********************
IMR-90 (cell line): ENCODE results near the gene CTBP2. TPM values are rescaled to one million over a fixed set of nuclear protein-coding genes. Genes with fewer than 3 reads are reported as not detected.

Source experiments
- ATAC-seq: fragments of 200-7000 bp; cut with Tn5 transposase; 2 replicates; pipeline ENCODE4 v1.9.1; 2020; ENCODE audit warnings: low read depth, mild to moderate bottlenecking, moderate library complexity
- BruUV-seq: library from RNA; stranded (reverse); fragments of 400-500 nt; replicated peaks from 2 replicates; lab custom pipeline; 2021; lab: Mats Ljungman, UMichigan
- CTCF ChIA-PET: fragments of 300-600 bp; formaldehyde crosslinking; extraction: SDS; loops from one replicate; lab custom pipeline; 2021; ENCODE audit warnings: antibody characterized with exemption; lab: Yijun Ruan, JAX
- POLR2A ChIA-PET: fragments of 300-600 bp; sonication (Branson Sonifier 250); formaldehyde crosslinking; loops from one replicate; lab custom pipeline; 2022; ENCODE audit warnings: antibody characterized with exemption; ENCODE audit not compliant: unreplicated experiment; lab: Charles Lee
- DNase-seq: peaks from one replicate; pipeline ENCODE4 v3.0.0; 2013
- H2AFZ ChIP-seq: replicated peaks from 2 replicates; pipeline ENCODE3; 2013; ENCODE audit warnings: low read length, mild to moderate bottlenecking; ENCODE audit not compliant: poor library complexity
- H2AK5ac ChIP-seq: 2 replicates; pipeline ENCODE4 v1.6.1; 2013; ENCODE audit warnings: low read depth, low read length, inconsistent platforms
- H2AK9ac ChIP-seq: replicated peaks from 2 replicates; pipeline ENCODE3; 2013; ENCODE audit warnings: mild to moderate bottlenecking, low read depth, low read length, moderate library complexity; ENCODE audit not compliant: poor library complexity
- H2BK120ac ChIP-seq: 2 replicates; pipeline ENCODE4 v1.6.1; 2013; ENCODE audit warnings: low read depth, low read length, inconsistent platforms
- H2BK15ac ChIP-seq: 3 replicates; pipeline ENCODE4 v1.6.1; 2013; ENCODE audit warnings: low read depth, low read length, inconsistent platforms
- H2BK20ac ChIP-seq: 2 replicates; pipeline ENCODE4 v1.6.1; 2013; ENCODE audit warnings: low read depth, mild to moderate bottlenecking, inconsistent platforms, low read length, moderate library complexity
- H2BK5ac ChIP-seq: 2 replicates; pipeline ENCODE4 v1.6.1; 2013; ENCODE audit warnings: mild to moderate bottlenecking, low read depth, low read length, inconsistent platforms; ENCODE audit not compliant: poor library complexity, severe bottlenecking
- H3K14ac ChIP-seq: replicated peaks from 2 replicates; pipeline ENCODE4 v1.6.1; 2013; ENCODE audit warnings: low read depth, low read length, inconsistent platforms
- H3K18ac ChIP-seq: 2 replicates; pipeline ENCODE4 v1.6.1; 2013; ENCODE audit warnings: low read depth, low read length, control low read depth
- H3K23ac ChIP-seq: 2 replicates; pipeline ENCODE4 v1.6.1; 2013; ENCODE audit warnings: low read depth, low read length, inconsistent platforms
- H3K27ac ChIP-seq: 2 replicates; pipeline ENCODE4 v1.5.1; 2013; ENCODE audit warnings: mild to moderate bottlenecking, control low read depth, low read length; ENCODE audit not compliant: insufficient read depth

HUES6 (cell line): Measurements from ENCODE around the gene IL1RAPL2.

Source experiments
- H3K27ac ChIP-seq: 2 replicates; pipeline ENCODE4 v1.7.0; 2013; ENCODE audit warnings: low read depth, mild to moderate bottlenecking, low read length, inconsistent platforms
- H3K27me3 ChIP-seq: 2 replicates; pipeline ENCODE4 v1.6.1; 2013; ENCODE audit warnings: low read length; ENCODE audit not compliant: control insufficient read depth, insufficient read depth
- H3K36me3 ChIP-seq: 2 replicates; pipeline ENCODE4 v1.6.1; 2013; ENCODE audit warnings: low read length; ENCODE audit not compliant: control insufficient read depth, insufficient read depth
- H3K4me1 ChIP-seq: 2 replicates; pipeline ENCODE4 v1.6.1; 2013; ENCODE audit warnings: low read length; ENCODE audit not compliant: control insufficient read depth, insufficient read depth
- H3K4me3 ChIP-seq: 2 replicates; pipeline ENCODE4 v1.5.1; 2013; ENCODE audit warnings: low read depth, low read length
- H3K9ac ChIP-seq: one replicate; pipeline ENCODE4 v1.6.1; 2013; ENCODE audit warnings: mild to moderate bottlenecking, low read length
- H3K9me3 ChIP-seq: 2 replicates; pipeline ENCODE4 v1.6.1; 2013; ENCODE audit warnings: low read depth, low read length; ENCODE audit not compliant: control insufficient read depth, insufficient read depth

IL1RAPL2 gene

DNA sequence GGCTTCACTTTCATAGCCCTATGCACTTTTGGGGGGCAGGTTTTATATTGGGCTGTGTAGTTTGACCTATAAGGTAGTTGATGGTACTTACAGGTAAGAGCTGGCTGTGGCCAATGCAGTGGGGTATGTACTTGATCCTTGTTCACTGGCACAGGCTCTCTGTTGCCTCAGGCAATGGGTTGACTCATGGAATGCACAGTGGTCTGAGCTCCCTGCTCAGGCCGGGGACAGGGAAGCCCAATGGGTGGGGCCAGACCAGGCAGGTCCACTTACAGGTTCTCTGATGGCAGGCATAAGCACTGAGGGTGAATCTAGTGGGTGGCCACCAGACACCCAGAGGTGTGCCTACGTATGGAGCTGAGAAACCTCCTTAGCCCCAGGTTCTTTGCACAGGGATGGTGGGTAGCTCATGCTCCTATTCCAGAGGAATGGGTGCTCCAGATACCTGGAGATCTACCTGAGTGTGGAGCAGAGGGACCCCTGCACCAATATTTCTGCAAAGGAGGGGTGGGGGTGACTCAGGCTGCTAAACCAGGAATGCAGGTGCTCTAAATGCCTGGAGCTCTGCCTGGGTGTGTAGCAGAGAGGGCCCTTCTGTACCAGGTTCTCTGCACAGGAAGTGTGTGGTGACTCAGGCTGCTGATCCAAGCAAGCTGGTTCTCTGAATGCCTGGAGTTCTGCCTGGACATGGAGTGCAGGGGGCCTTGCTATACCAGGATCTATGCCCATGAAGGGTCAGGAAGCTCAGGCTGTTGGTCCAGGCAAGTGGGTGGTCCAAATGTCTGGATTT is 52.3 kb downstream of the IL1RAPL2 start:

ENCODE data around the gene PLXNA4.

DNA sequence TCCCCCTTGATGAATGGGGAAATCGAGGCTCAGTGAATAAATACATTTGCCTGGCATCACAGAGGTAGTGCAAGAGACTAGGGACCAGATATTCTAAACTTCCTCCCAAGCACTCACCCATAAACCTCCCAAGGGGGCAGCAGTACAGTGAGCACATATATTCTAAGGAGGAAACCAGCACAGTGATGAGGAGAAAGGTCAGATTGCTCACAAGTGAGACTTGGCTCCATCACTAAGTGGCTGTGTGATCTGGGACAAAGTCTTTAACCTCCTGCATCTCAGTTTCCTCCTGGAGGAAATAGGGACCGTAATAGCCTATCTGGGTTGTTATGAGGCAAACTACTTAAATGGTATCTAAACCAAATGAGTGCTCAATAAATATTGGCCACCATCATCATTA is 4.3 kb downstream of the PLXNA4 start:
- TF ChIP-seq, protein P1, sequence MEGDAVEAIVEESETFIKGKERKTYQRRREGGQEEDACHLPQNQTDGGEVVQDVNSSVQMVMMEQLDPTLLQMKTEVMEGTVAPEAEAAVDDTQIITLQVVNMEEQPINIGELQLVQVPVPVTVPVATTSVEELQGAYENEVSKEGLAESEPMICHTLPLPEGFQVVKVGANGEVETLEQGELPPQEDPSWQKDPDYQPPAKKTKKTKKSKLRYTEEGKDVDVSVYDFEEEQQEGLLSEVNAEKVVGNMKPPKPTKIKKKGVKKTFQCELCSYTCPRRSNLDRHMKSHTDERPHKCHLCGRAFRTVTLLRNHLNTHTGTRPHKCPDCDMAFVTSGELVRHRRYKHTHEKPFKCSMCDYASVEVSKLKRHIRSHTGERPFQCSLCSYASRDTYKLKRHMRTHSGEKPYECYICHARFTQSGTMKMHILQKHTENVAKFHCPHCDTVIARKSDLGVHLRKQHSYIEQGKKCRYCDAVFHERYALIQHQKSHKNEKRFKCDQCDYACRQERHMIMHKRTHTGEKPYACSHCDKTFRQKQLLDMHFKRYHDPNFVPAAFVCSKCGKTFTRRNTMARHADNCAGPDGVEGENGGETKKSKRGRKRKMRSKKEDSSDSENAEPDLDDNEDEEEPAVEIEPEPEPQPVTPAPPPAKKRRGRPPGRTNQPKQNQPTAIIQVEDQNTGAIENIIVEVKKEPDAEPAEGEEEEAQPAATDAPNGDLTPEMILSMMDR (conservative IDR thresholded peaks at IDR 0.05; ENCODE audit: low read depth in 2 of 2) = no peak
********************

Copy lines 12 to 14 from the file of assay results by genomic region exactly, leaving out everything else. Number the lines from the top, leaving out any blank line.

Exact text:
- H2BK15ac ChIP-seq: 3 replicates; pipeline ENCODE4 v1.6.1; 2013; ENCODE audit warnings: low read depth, low read length, inconsistent platforms
- H2BK20ac ChIP-seq: 2 replicates; pipeline ENCODE4 v1.6.1; 2013; ENCODE audit warnings: low read depth, mild to moderate bottlenecking, inconsistent platforms, low read length, moderate library complexity
- H2BK5ac ChIP-seq: 2 replicates; pipeline ENCODE4 v1.6.1; 2013; ENCODE audit warnings: mild to moderate bottlenecking, low read depth, low read length, inconsistent platforms; ENCODE audit not compliant: poor library complexity, severe bottlenecking